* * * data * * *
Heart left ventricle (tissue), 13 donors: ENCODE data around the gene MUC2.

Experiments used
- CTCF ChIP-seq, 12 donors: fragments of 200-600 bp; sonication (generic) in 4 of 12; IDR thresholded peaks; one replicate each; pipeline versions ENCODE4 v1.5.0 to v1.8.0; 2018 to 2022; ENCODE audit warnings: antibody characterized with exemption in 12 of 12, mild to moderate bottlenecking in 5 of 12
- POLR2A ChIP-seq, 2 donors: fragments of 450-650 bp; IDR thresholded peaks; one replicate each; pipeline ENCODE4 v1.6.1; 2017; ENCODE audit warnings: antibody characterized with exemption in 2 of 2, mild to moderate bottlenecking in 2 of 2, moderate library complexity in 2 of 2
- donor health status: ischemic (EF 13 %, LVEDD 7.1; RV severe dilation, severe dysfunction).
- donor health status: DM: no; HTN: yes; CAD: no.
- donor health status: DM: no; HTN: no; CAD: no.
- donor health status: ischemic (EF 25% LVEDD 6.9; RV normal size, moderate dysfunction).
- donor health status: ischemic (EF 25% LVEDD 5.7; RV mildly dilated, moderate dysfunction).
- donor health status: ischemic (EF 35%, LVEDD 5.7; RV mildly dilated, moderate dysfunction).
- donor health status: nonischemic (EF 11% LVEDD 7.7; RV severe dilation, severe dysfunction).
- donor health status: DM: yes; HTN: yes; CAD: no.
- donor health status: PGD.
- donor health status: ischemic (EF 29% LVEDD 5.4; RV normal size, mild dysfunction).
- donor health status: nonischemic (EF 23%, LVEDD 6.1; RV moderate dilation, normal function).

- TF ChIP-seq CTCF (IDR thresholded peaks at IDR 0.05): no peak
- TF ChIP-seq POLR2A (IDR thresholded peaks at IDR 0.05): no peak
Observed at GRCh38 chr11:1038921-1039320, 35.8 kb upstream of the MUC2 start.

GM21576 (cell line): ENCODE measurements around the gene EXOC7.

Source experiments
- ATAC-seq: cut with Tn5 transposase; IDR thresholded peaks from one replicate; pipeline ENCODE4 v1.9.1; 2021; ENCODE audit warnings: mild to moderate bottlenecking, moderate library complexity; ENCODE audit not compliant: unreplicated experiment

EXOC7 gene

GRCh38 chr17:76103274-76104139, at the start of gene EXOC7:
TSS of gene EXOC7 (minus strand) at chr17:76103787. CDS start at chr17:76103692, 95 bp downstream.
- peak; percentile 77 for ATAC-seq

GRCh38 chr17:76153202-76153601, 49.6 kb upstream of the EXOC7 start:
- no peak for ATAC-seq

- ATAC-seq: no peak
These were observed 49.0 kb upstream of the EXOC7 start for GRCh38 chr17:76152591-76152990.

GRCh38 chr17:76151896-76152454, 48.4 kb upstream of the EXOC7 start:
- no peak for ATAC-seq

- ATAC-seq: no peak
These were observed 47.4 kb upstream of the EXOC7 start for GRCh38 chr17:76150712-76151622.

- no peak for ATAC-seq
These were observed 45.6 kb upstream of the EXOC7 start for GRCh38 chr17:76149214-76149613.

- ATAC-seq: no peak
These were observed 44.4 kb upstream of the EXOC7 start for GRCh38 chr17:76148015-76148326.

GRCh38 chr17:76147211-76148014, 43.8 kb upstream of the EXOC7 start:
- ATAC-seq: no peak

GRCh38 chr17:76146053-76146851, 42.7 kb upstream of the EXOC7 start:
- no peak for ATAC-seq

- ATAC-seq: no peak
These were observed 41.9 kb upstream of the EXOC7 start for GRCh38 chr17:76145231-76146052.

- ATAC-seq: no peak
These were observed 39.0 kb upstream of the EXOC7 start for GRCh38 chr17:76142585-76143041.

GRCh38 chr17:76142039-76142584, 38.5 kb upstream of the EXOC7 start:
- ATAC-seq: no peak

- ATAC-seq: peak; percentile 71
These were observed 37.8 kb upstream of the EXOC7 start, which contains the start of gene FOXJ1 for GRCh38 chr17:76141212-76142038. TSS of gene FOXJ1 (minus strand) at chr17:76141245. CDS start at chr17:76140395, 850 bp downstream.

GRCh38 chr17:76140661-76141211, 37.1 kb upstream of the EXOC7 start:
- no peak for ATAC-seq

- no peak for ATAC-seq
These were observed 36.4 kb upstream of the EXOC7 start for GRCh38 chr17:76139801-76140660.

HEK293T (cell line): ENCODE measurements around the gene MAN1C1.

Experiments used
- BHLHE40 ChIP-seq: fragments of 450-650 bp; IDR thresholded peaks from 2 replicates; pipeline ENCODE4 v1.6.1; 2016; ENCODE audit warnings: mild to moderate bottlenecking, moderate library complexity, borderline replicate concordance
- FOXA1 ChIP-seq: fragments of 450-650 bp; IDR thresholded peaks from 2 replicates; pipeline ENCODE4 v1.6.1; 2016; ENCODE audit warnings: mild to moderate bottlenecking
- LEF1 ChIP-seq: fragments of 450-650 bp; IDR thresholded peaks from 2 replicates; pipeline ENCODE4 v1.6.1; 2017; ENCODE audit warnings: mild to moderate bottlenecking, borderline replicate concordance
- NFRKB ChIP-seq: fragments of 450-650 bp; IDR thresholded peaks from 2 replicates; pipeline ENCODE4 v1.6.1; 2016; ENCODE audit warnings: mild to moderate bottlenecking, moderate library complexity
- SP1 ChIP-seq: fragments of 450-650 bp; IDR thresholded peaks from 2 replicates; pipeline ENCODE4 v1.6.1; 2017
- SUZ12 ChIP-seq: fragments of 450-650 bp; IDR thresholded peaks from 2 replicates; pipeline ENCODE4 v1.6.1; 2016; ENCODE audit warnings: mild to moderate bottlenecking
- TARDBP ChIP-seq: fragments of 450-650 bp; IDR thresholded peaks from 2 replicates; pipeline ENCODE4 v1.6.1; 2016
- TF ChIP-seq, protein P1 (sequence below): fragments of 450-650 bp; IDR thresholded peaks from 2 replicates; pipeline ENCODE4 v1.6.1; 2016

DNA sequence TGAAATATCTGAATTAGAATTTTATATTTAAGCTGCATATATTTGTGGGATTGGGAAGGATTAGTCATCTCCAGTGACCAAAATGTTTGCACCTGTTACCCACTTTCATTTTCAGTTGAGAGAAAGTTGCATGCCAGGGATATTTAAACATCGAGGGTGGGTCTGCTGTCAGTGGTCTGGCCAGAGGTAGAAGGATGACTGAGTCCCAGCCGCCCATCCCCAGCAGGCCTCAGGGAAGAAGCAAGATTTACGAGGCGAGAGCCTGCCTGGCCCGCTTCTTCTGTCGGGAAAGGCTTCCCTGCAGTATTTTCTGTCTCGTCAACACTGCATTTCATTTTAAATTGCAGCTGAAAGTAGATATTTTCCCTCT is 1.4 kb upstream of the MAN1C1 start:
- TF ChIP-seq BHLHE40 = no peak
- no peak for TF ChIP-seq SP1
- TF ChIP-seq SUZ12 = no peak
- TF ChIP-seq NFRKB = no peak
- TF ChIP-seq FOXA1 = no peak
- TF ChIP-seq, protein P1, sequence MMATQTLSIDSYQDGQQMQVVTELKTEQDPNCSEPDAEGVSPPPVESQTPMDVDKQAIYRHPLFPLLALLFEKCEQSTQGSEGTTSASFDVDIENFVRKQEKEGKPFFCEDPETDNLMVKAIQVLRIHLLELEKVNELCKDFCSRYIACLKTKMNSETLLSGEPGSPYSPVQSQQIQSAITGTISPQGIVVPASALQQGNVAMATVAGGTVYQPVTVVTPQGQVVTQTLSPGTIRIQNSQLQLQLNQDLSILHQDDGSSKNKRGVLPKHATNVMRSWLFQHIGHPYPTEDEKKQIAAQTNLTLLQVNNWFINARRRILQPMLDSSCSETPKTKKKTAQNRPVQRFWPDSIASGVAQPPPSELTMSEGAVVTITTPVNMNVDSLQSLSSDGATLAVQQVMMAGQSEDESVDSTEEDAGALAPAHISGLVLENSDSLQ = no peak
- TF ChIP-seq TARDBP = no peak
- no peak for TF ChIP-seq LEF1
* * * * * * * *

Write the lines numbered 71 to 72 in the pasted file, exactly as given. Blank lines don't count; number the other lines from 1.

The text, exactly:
- TF ChIP-seq TARDBP = no peak
- no peak for TF ChIP-seq LEF1